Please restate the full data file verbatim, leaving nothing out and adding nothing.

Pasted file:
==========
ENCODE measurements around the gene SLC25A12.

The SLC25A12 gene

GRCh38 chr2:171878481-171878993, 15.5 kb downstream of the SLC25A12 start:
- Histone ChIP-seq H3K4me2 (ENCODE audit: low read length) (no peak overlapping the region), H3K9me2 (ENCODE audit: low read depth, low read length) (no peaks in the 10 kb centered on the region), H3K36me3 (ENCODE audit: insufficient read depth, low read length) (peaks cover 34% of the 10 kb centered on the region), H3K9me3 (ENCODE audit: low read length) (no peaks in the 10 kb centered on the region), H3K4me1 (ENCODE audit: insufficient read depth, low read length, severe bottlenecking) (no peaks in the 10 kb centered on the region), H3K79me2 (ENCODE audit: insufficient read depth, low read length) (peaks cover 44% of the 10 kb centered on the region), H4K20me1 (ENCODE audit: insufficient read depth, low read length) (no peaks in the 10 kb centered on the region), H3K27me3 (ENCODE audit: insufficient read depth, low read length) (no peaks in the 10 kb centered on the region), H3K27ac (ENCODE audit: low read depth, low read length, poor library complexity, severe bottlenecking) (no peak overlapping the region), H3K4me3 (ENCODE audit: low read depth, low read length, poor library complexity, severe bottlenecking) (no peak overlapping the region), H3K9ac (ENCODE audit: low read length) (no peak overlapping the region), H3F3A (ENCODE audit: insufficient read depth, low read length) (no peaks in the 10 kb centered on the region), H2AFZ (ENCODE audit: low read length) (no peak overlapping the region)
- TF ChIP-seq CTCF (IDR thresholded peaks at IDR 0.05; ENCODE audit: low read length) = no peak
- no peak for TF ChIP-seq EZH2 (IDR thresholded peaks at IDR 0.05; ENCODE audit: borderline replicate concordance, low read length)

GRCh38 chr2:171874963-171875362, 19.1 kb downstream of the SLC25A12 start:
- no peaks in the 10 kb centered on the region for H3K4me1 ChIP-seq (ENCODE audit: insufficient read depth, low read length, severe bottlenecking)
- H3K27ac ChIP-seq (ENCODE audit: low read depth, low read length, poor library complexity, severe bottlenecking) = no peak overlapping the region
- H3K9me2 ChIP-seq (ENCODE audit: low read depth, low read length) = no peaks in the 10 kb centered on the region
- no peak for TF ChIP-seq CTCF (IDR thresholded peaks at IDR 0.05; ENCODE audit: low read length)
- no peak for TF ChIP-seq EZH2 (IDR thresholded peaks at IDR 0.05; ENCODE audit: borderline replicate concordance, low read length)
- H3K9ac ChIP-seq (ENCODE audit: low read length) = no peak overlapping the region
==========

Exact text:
ENCODE measurements around the gene SLC25A12.

The SLC25A12 gene

GRCh38 chr2:171878481-171878993, 15.5 kb downstream of the SLC25A12 start:
- Histone ChIP-seq H3K4me2 (ENCODE audit: low read length) (no peak overlapping the region), H3K9me2 (ENCODE audit: low read depth, low read length) (no peaks in the 10 kb centered on the region), H3K36me3 (ENCODE audit: insufficient read depth, low read length) (peaks cover 34% of the 10 kb centered on the region), H3K9me3 (ENCODE audit: low read length) (no peaks in the 10 kb centered on the region), H3K4me1 (ENCODE audit: insufficient read depth, low read length, severe bottlenecking) (no peaks in the 10 kb centered on the region), H3K79me2 (ENCODE audit: insufficient read depth, low read length) (peaks cover 44% of the 10 kb centered on the region), H4K20me1 (ENCODE audit: insufficient read depth, low read length) (no peaks in the 10 kb centered on the region), H3K27me3 (ENCODE audit: insufficient read depth, low read length) (no peaks in the 10 kb centered on the region), H3K27ac (ENCODE audit: low read depth, low read length, poor library complexity, severe bottlenecking) (no peak overlapping the region), H3K4me3 (ENCODE audit: low read depth, low read length, poor library complexity, severe bottlenecking) (no peak overlapping the region), H3K9ac (ENCODE audit: low read length) (no peak overlapping the region), H3F3A (ENCODE audit: insufficient read depth, low read length) (no peaks in the 10 kb centered on the region), H2AFZ (ENCODE audit: low read length) (no peak overlapping the region)
- TF ChIP-seq CTCF (IDR thresholded peaks at IDR 0.05; ENCODE audit: low read length) = no peak
- no peak for TF ChIP-seq EZH2 (IDR thresholded peaks at IDR 0.05; ENCODE audit: borderline replicate concordance, low read length)

GRCh38 chr2:171874963-171875362, 19.1 kb downstream of the SLC25A12 start:
- no peaks in the 10 kb centered on the region for H3K4me1 ChIP-seq (ENCODE audit: insufficient read depth, low read length, severe bottlenecking)
- H3K27ac ChIP-seq (ENCODE audit: low read depth, low read length, poor library complexity, severe bottlenecking) = no peak overlapping the region
- H3K9me2 ChIP-seq (ENCODE audit: low read depth, low read length) = no peaks in the 10 kb centered on the region
- no peak for TF ChIP-seq CTCF (IDR thresholded peaks at IDR 0.05; ENCODE audit: low read length)
- no peak for TF ChIP-seq EZH2 (IDR thresholded peaks at IDR 0.05; ENCODE audit: borderline replicate concordance, low read length)
- H3K9ac ChIP-seq (ENCODE audit: low read length) = no peak overlapping the region